Obscurity of the Day: Miss Cairo Jones

Ron Goulart tells pretty much everything we need to know about Miss Cairo Jones in his excellent book, The Encyclopedia of American Comics. He says that two fellows from the comic book industry, artist Bob Oksner and writer Jerry Albert, took an idea for a slam-bang action hero named Cairo Jones to Bell Syndicate. Syndicate president John Wheeler did the ol’ Orphan Otto switcheroo, asking the creators to revamp the strip with a female lead. That was easily done — Cairo became a Miss, the original hunky hero was renamed Steve Racy and his role was reduced to second banana, and the strip was off and running on July 29 1945.It was distributed by North American Newspaper Alliance’s Associated Newspapers imprint. 

Running is an apt description of Miss Cairo Jones. The strip, which began as a Sunday-only feature, had a breakneck pace in which we never really learned all that much about Cairo or Steve — their overdrive adventures zipped by too fast for boring background stories, recaps, or, well, really any exposition at all. But it was all good fun, especially when Miss Cairo was found to have the same odd habit as other adventure heroines — losing some or all of her clothes with startling frequency. Oksner’s ability to draw gorgeous females was certainly the star of the show in this strip.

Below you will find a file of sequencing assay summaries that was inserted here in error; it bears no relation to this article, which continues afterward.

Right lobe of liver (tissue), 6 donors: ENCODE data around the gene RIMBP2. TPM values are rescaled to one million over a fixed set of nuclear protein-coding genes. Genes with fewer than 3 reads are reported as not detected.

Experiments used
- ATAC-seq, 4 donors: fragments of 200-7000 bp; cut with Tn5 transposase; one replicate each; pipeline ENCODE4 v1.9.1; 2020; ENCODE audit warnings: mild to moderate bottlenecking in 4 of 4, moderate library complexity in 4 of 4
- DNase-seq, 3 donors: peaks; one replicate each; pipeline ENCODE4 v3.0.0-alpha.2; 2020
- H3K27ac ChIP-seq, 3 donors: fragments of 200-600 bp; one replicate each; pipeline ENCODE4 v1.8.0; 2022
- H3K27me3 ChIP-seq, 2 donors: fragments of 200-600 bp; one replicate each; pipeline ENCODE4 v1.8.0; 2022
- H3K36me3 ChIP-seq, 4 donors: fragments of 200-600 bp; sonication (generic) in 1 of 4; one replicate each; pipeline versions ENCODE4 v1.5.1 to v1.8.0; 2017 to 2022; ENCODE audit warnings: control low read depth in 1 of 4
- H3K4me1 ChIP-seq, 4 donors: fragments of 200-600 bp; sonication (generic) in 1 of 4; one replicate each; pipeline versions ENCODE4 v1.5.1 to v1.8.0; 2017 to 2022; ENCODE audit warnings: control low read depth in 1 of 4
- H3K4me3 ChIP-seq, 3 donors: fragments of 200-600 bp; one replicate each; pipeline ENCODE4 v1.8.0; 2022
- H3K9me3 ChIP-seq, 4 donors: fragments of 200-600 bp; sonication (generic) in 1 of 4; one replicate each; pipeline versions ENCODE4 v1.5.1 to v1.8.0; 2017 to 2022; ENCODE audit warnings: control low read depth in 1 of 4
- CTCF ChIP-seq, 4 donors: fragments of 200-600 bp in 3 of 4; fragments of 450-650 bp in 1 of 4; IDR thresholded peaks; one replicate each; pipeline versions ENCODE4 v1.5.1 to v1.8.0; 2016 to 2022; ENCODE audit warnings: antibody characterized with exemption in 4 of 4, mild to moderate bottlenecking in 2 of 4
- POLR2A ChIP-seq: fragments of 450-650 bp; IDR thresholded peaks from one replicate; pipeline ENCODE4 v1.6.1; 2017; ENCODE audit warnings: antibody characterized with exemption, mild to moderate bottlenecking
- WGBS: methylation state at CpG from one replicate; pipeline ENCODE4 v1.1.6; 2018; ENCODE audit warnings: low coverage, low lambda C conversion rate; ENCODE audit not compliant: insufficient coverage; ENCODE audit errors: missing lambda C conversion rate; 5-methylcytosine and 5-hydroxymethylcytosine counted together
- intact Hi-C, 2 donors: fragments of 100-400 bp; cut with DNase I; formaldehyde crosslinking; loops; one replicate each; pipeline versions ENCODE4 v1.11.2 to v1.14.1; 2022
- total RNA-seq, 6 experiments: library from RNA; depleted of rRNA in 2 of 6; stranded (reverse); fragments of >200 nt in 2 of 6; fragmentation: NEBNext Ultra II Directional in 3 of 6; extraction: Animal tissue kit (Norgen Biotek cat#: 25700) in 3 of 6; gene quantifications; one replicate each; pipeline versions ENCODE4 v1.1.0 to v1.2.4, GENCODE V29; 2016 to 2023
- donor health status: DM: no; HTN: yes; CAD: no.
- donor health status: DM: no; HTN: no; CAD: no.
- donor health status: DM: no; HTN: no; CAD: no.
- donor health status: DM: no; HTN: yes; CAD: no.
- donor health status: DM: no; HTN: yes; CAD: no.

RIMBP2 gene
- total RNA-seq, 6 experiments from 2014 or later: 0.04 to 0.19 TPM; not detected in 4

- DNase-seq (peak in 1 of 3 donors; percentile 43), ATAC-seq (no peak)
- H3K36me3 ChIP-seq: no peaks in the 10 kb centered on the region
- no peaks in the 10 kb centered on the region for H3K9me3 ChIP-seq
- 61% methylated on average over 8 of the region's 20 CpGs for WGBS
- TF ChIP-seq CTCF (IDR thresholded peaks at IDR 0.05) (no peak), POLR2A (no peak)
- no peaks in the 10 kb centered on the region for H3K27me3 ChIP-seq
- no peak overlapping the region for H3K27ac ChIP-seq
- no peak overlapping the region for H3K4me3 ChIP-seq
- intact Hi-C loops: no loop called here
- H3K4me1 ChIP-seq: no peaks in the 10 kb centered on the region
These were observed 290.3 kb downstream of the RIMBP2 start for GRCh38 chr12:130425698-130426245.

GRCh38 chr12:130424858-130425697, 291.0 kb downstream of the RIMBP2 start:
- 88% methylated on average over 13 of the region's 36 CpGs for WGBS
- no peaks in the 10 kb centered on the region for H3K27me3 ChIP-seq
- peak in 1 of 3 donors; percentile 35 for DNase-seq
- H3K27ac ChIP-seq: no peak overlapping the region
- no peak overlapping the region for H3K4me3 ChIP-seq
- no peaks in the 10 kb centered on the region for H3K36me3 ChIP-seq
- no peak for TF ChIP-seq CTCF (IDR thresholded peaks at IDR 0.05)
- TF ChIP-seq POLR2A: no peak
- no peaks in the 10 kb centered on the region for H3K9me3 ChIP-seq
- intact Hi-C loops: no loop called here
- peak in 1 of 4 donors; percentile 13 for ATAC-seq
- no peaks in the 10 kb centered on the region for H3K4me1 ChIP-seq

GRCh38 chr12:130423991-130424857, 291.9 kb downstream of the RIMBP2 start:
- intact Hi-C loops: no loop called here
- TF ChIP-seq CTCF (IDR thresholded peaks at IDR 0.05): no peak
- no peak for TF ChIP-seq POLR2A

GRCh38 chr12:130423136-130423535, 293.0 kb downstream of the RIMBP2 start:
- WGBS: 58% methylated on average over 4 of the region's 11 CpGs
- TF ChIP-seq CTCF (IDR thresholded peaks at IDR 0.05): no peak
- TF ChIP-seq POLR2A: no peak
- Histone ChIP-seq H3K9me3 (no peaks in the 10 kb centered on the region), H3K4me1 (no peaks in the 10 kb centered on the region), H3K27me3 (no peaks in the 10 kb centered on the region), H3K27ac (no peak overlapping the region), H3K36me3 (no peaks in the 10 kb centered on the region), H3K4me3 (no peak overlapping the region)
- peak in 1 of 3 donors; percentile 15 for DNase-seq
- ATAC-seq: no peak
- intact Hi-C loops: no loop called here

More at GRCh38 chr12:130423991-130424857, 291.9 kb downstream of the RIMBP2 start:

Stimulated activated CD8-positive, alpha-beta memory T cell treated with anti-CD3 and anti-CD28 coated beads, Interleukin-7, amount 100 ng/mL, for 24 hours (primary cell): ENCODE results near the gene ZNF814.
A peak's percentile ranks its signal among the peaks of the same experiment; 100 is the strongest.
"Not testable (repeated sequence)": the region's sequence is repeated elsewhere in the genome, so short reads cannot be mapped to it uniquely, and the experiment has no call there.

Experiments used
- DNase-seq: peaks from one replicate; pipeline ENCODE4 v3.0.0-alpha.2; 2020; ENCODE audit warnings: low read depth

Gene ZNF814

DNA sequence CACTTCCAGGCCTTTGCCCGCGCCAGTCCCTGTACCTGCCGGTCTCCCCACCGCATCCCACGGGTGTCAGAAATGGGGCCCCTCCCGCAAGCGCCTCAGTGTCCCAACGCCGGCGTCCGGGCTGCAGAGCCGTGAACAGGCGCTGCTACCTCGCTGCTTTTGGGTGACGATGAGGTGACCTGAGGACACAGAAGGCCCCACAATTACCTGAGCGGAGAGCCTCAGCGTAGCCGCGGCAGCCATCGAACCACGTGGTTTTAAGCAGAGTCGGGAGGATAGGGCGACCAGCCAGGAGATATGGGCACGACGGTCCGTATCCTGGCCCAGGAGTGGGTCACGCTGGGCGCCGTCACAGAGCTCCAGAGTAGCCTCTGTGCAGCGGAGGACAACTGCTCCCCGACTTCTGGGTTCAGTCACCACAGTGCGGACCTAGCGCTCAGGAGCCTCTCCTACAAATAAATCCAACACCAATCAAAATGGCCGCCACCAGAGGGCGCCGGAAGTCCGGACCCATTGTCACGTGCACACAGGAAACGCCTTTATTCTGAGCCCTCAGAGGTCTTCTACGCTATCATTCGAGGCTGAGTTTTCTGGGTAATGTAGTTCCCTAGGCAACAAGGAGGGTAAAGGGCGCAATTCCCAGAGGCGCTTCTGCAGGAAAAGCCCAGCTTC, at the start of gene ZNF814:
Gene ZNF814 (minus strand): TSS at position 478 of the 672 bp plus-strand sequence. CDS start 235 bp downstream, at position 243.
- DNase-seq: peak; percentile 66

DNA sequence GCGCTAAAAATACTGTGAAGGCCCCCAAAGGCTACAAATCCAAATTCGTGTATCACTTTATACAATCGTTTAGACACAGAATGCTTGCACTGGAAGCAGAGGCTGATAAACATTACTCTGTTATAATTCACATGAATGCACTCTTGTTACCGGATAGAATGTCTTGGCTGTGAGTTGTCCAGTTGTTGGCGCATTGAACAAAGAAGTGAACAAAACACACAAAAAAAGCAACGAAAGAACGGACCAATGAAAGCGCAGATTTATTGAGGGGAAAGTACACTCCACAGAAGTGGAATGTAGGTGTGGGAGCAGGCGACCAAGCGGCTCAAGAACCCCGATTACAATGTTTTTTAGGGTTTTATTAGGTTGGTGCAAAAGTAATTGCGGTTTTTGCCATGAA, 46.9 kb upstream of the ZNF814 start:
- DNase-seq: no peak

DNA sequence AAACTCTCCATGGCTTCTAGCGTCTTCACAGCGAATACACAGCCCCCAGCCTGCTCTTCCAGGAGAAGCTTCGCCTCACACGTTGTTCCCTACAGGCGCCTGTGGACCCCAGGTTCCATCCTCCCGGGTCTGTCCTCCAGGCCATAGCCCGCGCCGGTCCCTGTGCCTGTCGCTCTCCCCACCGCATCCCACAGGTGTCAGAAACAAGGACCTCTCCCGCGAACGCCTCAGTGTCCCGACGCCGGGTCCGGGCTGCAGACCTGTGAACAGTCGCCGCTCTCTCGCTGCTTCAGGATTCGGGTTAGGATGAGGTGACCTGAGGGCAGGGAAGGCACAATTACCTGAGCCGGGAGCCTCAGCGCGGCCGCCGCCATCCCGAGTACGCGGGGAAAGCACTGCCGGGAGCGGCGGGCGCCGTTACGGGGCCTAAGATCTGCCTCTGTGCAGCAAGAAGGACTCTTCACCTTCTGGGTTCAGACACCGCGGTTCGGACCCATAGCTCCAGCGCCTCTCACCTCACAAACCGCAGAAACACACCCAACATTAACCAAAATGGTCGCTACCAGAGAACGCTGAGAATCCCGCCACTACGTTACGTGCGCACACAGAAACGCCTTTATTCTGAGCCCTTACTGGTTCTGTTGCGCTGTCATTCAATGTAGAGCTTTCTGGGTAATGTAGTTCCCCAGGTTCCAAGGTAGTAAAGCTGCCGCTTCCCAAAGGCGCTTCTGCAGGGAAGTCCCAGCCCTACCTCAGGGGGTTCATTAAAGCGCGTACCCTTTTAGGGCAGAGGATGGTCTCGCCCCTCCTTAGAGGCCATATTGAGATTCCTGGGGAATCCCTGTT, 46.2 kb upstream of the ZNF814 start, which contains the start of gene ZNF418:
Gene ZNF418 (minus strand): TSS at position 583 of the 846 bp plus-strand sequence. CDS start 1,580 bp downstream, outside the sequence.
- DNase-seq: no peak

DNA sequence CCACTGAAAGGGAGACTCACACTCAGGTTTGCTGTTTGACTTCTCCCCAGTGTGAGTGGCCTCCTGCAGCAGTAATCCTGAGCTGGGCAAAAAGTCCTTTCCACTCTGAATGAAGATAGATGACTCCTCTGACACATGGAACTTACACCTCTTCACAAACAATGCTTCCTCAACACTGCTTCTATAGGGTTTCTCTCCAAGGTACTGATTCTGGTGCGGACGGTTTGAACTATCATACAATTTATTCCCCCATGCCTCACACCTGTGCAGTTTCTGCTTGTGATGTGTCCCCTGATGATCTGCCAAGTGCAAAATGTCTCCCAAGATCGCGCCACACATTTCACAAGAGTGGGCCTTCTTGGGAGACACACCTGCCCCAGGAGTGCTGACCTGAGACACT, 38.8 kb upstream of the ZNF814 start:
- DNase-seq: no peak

Perhaps sensing that a well-crafted plot was not of paramount importance to the strip, or due to the disappointing sales figures,  Jerry Albert’s credit dropped from the strip sometime before mid-1946. With Oksner now taking on writing duties, the new adventures dialed down the pot-boiler level and amped up the humor. A daily strip was also added sometime in July 1946, perhaps under the thinking that the new direction would make the strip more palatable to newspaper editors. Nothing could be further from the truth, as the daily sold like ice cubes to Frigidaire dealers.

The syndicate gave up on the daily pretty quick. The latest it has been found so far ends mid-story on January 4 1947 (Port Chester Item, via Jeffrey Lindenblatt). The Sunday, which Goulart very liberally claims to have run in a hundred papers at the height of its sales success, was cancelled on April 27 1947.

As far as I know, Jerry Albert never got involved in another newspaper strip. Oksner, on the other hand, would come back to the trough pretty regularly. His next foray was supplying art for the I Love Lucy strip, for which he was a perfect choice to delineate Mrs. Arnaz’s classic features.

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